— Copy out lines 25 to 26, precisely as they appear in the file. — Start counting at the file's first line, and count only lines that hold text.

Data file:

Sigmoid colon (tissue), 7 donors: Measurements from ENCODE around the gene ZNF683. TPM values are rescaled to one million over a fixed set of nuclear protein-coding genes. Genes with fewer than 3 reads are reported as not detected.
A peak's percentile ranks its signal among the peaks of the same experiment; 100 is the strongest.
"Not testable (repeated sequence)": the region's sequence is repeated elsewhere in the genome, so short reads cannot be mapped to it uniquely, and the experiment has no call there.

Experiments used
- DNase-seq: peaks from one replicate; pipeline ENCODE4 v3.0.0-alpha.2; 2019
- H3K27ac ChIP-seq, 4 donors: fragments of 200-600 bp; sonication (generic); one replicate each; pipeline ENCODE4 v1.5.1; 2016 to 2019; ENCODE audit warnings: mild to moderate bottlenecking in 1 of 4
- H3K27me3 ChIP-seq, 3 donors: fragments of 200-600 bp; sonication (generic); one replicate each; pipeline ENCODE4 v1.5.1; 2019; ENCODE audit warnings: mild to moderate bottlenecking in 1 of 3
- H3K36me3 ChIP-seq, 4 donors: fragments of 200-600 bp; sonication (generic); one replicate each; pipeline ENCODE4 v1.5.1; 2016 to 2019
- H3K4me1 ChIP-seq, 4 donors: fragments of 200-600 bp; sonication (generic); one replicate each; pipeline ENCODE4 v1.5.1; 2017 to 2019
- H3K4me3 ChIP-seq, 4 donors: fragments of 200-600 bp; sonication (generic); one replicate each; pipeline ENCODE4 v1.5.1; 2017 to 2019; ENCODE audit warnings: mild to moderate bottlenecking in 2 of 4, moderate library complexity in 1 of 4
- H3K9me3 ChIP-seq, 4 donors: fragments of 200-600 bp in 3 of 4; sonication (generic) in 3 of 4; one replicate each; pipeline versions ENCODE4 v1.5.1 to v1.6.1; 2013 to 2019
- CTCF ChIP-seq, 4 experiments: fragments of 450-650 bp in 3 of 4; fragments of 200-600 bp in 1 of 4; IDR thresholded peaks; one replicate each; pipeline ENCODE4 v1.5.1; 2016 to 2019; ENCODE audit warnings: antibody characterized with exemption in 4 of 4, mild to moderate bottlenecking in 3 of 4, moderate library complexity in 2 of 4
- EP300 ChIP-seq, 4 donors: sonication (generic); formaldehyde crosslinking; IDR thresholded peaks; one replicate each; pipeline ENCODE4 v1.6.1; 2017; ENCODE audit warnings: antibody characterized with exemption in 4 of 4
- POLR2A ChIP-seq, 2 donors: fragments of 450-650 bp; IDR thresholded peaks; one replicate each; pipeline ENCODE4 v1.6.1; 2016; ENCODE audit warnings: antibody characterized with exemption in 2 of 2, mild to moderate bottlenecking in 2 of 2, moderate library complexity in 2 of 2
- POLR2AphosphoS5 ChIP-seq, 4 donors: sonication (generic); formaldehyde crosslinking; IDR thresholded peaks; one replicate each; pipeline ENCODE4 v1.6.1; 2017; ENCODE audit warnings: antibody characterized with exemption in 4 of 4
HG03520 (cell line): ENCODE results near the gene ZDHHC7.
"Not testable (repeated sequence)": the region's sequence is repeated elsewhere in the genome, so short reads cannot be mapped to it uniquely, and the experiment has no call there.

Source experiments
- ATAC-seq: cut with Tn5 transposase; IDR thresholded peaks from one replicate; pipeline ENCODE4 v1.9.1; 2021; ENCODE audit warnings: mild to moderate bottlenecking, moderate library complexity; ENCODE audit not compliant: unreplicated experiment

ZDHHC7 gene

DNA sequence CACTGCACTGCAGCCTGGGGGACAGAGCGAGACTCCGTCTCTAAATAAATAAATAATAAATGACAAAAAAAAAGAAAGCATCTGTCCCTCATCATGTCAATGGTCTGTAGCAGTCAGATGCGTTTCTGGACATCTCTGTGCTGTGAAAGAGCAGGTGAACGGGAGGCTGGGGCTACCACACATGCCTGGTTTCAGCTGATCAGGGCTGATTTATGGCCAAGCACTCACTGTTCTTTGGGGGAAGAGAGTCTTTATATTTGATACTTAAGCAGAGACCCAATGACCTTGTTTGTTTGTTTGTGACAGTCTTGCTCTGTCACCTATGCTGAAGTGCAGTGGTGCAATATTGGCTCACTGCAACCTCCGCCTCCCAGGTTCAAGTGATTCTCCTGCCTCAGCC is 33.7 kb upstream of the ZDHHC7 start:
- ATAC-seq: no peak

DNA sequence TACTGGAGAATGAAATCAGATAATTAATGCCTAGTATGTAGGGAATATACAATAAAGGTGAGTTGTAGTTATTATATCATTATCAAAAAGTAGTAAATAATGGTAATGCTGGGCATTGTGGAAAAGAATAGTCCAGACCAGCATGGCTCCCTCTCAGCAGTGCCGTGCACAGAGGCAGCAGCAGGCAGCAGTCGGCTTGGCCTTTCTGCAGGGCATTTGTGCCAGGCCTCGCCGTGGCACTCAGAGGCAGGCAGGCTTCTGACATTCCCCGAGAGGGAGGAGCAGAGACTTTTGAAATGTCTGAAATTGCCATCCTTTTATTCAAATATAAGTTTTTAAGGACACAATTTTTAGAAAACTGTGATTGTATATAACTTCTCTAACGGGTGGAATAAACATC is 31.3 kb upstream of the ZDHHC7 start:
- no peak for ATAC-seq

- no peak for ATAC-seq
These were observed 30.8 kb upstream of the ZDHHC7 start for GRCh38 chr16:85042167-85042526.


- no peak for ATAC-seq
These were observed 30.8 kb upstream of the ZDHHC7 start for GRCh38 chr16:85042167-85042526.